Does your home seem less accommodating than it used to? Join the club. That tends to happen as we age. Toilets are suddenly too low, cabinets too high, and steps and loose rugs make getting around perilous, especially if you have stiff, arthritic joints. Karen Kassik discovered this in 2002, when she brought her then 66-year-old mother to live in her two-bedroom home in Winter Park, Fla.
"I found out very quickly how inadequate this little house was," she recalls.
Kassik, 45, used her background...
During a summer heat wave, emergency rooms fill up with people
suffering from heat sickness. Many walk in complaining of cramps and
exhaustion, and some are rushed in with heat stroke. "Heat stroke is the
one we're most concerned about," says Mathew Walsh, MD, a doctor at
Thomason Hospital in El Paso, Texas, and spokesman for the American College of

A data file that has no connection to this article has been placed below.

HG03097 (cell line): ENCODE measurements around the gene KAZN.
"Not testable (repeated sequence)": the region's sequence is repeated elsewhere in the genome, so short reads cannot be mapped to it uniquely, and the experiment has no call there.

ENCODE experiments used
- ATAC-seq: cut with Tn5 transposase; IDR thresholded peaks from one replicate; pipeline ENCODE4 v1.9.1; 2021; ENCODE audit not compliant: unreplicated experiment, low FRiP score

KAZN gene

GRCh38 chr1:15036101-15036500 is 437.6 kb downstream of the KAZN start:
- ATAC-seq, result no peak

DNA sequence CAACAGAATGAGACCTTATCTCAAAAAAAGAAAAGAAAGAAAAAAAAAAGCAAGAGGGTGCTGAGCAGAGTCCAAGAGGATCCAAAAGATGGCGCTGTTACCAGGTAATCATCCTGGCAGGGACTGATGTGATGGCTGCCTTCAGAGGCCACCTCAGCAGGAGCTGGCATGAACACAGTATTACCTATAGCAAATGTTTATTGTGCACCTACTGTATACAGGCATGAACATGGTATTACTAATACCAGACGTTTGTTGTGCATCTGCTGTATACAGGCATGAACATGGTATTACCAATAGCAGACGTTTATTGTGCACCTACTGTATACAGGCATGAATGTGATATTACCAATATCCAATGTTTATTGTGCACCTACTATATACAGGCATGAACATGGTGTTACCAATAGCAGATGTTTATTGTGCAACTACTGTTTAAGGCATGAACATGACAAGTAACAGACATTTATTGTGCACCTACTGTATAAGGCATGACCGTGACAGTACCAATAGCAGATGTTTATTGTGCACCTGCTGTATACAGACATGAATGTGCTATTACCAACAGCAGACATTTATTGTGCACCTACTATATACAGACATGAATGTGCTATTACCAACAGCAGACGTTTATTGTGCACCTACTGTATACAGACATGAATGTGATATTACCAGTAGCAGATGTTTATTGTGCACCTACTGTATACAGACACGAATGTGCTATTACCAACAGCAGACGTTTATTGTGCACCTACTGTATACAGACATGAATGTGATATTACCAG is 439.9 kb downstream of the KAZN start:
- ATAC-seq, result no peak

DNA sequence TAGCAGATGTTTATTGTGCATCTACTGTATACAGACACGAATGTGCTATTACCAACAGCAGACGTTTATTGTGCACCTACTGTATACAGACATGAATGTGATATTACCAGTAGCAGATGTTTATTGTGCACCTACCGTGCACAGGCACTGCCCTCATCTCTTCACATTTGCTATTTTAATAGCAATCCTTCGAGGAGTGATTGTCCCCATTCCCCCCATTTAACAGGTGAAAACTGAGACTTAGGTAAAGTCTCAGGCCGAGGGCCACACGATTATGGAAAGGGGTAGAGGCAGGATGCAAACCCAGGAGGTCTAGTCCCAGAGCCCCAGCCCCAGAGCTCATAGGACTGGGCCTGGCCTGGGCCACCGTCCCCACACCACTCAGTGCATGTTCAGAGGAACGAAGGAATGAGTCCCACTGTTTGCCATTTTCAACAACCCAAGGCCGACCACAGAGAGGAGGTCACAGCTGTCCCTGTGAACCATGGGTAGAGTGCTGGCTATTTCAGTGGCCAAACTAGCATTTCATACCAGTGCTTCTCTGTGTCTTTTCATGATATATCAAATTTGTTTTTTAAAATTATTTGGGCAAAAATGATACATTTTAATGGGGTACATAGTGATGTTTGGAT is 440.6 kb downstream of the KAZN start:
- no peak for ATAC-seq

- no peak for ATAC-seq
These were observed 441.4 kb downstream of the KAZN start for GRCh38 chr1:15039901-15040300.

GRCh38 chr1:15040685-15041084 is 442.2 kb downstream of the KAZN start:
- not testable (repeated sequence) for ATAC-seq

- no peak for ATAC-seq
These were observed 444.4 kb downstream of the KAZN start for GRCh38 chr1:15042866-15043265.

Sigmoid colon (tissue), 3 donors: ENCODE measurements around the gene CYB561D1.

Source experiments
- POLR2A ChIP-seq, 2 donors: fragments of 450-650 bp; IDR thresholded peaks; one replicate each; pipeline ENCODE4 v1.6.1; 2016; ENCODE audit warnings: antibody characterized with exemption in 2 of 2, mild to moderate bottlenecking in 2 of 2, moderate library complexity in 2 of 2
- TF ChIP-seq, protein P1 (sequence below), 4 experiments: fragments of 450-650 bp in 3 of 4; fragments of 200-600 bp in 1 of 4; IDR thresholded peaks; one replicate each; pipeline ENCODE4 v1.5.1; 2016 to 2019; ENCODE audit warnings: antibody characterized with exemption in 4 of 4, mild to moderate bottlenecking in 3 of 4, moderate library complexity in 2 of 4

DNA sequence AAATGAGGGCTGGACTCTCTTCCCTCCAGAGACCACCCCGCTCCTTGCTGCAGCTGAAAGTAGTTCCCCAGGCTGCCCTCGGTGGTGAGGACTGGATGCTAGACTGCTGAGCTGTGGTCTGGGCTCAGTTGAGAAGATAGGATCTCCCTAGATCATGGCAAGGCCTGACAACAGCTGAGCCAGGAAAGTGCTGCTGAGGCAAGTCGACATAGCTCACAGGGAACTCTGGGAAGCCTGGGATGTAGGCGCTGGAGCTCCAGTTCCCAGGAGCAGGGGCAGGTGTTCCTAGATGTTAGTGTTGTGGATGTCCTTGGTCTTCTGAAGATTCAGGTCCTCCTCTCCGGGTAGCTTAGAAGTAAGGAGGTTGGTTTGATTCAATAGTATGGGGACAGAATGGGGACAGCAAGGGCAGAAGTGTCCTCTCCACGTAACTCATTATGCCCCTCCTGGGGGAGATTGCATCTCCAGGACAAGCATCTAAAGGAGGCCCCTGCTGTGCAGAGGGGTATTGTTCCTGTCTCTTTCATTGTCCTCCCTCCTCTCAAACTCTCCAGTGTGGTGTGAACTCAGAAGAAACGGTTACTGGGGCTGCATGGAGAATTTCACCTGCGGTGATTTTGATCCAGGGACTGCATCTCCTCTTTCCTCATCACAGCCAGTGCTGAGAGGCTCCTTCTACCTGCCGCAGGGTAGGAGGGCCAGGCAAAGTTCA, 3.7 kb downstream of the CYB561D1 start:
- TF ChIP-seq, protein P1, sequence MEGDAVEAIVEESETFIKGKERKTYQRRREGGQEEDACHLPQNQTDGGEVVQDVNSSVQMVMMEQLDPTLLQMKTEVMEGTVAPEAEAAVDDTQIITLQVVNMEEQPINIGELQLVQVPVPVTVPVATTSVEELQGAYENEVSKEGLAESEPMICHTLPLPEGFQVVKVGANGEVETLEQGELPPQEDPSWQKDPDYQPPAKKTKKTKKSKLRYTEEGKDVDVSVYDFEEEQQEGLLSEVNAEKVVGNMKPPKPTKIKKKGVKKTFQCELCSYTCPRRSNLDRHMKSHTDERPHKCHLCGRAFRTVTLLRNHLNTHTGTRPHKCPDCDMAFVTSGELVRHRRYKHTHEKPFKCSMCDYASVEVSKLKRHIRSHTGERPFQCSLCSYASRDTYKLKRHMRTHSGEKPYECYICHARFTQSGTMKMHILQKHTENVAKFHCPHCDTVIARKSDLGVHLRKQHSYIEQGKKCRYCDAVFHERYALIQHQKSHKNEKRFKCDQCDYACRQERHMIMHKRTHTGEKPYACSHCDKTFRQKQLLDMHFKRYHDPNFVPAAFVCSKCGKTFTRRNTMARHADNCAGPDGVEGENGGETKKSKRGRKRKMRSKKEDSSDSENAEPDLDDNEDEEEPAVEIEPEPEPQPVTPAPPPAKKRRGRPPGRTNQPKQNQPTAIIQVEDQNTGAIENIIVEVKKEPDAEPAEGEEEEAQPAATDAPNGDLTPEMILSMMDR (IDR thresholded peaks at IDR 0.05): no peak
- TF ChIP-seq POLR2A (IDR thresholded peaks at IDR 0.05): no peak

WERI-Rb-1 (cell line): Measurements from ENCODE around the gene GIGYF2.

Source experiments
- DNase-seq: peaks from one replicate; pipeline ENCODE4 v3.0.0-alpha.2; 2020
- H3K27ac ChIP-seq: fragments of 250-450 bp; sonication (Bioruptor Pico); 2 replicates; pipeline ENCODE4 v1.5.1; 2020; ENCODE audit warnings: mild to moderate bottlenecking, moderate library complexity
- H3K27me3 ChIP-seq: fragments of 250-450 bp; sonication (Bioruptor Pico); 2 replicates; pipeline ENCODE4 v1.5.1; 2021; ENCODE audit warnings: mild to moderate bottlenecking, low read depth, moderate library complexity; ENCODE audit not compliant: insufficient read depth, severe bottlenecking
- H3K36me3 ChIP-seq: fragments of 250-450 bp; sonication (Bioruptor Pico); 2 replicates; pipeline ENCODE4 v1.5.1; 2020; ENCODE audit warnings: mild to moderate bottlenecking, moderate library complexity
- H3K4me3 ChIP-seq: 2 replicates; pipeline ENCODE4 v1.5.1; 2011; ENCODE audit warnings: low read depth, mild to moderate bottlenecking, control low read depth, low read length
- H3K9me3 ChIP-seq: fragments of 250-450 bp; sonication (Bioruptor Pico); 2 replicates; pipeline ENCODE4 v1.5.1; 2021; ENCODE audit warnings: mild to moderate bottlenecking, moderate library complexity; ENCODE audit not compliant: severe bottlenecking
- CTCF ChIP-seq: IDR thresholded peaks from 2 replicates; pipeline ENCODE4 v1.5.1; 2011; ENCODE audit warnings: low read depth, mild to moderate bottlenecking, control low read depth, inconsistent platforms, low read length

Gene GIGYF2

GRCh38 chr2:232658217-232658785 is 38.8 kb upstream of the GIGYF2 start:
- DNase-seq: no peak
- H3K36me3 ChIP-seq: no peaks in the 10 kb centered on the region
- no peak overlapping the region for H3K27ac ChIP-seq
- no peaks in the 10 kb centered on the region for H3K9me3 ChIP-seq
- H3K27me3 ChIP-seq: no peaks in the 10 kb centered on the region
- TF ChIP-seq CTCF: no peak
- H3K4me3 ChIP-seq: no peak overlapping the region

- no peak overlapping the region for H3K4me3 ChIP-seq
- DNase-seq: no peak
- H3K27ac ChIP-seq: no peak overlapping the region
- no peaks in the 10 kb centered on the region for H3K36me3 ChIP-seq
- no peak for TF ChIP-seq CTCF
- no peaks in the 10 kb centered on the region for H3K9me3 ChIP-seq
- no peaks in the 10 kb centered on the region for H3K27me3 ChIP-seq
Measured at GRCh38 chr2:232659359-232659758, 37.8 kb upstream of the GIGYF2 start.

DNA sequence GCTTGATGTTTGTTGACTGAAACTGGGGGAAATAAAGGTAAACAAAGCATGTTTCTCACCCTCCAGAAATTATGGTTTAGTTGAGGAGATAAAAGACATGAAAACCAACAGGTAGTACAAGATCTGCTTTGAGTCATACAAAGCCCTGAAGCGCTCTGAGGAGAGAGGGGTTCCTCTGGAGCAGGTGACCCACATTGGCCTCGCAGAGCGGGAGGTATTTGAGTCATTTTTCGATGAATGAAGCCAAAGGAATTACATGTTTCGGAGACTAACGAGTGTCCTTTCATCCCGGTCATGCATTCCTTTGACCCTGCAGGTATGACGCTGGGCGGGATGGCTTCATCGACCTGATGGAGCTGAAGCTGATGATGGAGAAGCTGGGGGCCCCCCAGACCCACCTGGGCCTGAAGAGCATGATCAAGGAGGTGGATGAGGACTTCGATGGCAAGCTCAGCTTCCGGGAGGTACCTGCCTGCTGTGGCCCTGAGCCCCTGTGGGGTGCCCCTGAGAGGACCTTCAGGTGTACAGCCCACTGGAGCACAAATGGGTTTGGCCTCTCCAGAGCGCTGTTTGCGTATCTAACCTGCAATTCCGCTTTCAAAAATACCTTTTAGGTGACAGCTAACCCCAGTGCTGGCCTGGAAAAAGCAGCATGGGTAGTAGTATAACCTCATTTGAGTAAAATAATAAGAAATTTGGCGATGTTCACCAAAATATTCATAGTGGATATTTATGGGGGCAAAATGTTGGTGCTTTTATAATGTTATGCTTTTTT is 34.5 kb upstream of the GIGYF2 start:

Heat stroke victims, he says, are often near death.
"They're treated the same as heart attacks or strokes or trauma
The cause of heat stroke is simple: being too hot for too long.
If sweating isn't enough to cool you down, your body temperature rises rapidly,
up to 106 degrees in as little as ten or 15 minutes. That's hot enough to
literally cook your brain. You pass out, and if you're not treated immediately,
you will suffer brain damage or die.
When heat stroke victims are wheeled into the ER, Walsh says,
doctors try to cool them by stripping off all their clothes, blowing air over
them with fans (it also helps that ERs are air conditioned), and bathing them
with lukewarm water. You would think it would be best to douse them with
ice-cold water, but water that's too cold causes shivering, which actually
warms the body more.
In the most extreme cases, doctors will put the victim on a
respirator and give a drug to paralyze the body so they can bring the
temperature down quickly.
Elderly at Risk
The elderly are most vulnerable to heat stroke, for various
reasons. Imagine a widow living on her Social Security stipend in a
neighborhood that was perfectly nice when she moved there in 1946, but has
since become seedy. Her doors and windows are shut and locked for fear of
burglars, and she doesn't run her air conditioner in order to keep her electric